GROSS: You strike me as more secure, less insecure than a lot of comics.

Mr. LENO: Yeah, I think I'm pretty secure that way.

GROSS: Less neurotic?

Mr. LENO: No, I'm not neurotic at all, actually. I'm not neurotic at all. I
mean, I - you know, Rich Lewis is a friend of mine and he, you know, I watch
him agonize, you know?

(Soundbite of laughter)

GROSS: Right.

Mr. LENO: He agonizes over every little thing. What's the joke - you like that
joke? You know, Rich will say, here’s a joke. He'll tell you a joke and you go,
eh, that's funny. No, you didn’t think it was funny. It was funny. Yeah, how
funny was it? It was really funny. No, it wasn’t that funny. You’re being
polite. And this will go on for days. It'll go for weeks if you let it.

(Soundbite of laughter)

Mr. LENO: And, you know, I say to myself, my God. Where's that come from?

GROSS: So you don’t understand neurosis?

Mr. LENO: Well, I mean, I understand it, and I'm lucky I don’t necessarily
suffer from it.

GROSS: You’re kind of famous for hating vacations, for not liking to not work.

(Soundbite of laughter)

GROSS: You like to work a lot. Is that still true, that you still don’t like
vacations?

Mr. LENO: I'm not a vacation guy. You know, I was somewhat dyslexic as a kid,
and I always remember my mom saying to me, well, you’re just going to have to
work that much harder than the other kids to get the same thing. And when
you’re brought up being insecure before - I never thought I was insecure. I
just thought I was being lazy. And that may sound silly, but to me, if
something didn’t work, it didn’t work because I wasn't working hard enough.

Like when the whole thing with "The Tonight Show" is going on. Is Jay going to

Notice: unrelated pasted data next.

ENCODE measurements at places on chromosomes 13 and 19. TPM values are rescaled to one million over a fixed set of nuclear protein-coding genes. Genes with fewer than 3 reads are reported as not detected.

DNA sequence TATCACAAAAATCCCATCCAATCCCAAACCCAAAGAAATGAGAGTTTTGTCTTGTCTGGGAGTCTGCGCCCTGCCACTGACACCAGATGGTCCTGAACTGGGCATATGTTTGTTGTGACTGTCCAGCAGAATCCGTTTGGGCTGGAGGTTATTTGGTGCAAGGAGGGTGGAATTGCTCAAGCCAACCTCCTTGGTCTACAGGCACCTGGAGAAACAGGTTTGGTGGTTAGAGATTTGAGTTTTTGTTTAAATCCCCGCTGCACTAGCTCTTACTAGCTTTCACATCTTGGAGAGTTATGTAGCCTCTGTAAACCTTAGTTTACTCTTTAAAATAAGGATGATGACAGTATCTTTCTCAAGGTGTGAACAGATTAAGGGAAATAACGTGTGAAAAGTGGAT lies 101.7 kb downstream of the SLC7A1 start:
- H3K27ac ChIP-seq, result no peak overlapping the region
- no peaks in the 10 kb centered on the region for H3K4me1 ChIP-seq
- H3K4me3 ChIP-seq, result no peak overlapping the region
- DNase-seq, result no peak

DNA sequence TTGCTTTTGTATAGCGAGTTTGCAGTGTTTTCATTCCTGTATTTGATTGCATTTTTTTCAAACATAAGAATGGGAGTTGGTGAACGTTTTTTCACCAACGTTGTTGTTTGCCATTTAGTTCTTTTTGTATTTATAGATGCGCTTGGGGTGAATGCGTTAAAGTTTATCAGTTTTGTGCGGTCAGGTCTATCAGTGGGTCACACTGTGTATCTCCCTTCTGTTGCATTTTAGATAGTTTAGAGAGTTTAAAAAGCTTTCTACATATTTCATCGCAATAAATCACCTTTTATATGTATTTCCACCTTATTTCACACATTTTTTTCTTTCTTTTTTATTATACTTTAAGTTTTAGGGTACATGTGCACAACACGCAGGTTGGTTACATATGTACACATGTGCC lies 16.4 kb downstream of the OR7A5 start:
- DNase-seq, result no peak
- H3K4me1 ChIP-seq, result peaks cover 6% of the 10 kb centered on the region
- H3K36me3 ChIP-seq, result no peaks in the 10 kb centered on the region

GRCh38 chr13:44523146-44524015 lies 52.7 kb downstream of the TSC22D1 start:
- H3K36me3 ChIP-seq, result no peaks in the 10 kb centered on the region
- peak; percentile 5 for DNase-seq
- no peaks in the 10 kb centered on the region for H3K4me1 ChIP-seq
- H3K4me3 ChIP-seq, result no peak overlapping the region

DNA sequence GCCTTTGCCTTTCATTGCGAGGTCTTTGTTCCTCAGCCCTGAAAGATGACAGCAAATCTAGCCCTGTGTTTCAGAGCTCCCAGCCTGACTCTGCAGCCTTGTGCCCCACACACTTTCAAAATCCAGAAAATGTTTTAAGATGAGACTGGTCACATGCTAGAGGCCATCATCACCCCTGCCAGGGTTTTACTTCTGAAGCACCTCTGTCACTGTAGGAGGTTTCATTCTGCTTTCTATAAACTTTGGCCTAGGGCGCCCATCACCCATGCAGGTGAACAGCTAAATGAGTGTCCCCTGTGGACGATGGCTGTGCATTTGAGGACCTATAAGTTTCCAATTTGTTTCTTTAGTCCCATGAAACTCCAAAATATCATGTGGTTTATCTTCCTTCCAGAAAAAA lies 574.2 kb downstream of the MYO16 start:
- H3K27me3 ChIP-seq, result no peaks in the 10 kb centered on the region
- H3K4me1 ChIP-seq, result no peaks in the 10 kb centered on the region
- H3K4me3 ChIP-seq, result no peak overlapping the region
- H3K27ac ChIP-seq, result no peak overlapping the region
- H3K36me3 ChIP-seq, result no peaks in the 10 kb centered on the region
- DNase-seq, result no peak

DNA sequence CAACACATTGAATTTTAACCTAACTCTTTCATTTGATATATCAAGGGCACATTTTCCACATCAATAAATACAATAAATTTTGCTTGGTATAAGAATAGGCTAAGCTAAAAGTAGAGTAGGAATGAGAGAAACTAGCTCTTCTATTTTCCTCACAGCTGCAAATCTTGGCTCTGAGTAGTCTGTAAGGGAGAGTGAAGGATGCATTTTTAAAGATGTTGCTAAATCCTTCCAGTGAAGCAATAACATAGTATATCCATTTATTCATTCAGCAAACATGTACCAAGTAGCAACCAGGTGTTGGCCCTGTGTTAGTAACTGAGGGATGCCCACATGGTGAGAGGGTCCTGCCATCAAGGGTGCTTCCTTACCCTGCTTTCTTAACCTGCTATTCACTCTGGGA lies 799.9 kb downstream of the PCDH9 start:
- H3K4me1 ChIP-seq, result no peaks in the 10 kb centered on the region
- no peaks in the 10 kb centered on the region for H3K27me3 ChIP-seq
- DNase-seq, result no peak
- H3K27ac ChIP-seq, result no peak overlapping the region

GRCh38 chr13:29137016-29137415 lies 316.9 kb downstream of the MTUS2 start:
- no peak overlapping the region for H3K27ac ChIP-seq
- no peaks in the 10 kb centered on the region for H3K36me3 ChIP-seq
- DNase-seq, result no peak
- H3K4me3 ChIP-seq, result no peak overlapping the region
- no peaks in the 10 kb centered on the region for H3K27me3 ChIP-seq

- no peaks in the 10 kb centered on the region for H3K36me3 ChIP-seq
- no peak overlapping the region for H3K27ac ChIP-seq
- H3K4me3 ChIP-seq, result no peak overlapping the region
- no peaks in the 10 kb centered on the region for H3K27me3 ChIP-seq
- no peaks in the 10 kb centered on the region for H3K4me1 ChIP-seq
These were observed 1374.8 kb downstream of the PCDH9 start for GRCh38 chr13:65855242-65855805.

be replaced? Is he going to get fired? Are they going to replace him with
Letterman? Well, obviously, 16 hours a day is not enough. Maybe I need to do 18
hours a day. And it worked.

(Soundbite of laughter)

Mr. LENO: You know. I mean, that's what works for me. You know, I never said I
was the best. I never said I was the funniest. I just said I will work at this

harder than anybody else, and that seems fair. I mean, that's sort of the
American way, you know? I've always been the guy that worked on commission,
even when I was washing cars or had regular jobs, I was never a salary guy. I
was always the kind of guy that would say, listen, why don’t you pay me by
whatever?

You know, when I took over "The Tonight Show," when I used to go into bars with
the $50. If you think it's good, pay me what you think it's worth. And
eventually, if you get screwed at the beginning, yeah. But everybody gets
screwed at the beginning. You know, to this day people say, oh, you’re getting
screwed. Really?

(Soundbite of laughter)

Mr. LENO: I mean, I do very well. I've hosted "The Tonight Show." I got the job
I wanted. I mean, it's what works for me. And in my mind, if I'm one of those
guys - like if I take a - you know, I went to Hawaii once. This is like a
nightmare. I was doing a gig in Hawaii, and I had to stay down there like three
days. And the second day I'm sitting on the beach and I look at my watch, it’s
10 o'clock. And I'm sitting on the beach about four hours, and I look at my
watch, and it's 10:30, and I go great. My watch broke. The battery's dead. And
I ask someone, what time is it? And they said, it's 10:30. And I said really?
I've only been sitting here for half an hour? I thought it was two o'clock.
This is like a nightmare. Get me out of here. And, you know, I'm not a vacation
guy.

BIANCULLI: Jay Leno, speaking to Terry Gross in 1996.

On Monday, “The Jay Leno Show” premieres on NBC in primetime, five nights a
week.

Coming up, film critic David Edelstein on a new environmental documentary.

This is FRESH AIR.
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In 'No Impact Man', A Stunt To Save The Earth

DAVID BIANCULLI, host:

A new documentary called "No Impact Man" follows a year and the life of writer
Colin Beavan, who embarks on a radical lifestyle change and takes his family
along. Beavan's book about his project is in bookstores now. It's subtitled
"The Adventures of a Guilty Liberal Who Attempts to Save the Planet and the
Discoveries He Makes About Himself and Our Way of Life in the Process."

Film critic David Edelstein has a review of the movie.

DAVID EDELSTEIN : “No Impact Man” is an environmental documentary that also